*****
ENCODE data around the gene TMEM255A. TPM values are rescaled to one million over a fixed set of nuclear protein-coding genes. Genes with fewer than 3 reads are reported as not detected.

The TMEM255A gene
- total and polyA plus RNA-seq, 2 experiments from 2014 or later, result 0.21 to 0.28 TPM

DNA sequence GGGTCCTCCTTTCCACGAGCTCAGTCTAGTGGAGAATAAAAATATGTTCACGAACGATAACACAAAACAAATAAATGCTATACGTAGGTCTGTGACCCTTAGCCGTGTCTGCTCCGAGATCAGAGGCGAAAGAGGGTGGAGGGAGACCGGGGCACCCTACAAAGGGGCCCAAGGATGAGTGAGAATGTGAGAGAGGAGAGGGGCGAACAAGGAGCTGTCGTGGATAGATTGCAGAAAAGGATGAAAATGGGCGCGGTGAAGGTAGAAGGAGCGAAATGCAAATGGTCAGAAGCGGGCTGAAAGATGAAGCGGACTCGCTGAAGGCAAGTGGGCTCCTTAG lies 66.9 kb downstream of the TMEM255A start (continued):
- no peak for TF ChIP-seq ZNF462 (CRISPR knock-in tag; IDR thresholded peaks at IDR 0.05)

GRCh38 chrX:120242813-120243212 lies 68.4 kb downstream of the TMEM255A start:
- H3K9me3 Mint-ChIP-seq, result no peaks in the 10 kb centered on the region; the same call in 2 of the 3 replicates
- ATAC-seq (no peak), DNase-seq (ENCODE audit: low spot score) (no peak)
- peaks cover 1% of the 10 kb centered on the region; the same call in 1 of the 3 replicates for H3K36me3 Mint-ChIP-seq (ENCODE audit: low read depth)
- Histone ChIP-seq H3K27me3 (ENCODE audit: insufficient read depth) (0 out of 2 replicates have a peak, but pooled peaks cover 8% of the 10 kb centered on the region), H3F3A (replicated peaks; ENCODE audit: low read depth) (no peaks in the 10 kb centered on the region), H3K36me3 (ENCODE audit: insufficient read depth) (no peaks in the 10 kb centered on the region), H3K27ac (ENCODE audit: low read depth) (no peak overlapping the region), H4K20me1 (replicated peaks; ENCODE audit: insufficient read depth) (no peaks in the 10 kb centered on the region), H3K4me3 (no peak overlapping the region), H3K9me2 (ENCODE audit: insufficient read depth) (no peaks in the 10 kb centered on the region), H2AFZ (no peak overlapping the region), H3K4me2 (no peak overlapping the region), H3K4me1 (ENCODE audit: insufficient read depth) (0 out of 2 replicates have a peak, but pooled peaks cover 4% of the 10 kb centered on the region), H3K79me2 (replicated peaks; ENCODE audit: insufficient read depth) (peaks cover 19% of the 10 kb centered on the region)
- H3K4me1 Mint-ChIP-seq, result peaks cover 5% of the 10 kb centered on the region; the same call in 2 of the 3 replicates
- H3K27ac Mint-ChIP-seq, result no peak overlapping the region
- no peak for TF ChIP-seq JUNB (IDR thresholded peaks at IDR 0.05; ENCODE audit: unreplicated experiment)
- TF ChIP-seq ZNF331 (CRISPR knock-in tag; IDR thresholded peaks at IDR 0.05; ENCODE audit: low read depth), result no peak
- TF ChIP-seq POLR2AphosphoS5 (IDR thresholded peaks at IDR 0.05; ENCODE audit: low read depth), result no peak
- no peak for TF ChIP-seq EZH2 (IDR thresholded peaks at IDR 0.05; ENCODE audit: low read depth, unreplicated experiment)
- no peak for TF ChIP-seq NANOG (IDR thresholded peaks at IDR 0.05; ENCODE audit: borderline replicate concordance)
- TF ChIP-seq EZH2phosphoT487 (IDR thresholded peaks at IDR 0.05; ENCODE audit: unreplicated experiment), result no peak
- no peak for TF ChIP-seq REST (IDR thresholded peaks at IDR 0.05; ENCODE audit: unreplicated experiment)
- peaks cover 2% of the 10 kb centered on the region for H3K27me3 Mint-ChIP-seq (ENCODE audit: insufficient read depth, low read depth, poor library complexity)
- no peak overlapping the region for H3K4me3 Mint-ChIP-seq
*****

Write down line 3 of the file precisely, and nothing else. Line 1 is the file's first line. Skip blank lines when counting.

- total and polyA plus RNA-seq, 2 experiments from 2014 or later, result 0.21 to 0.28 TPM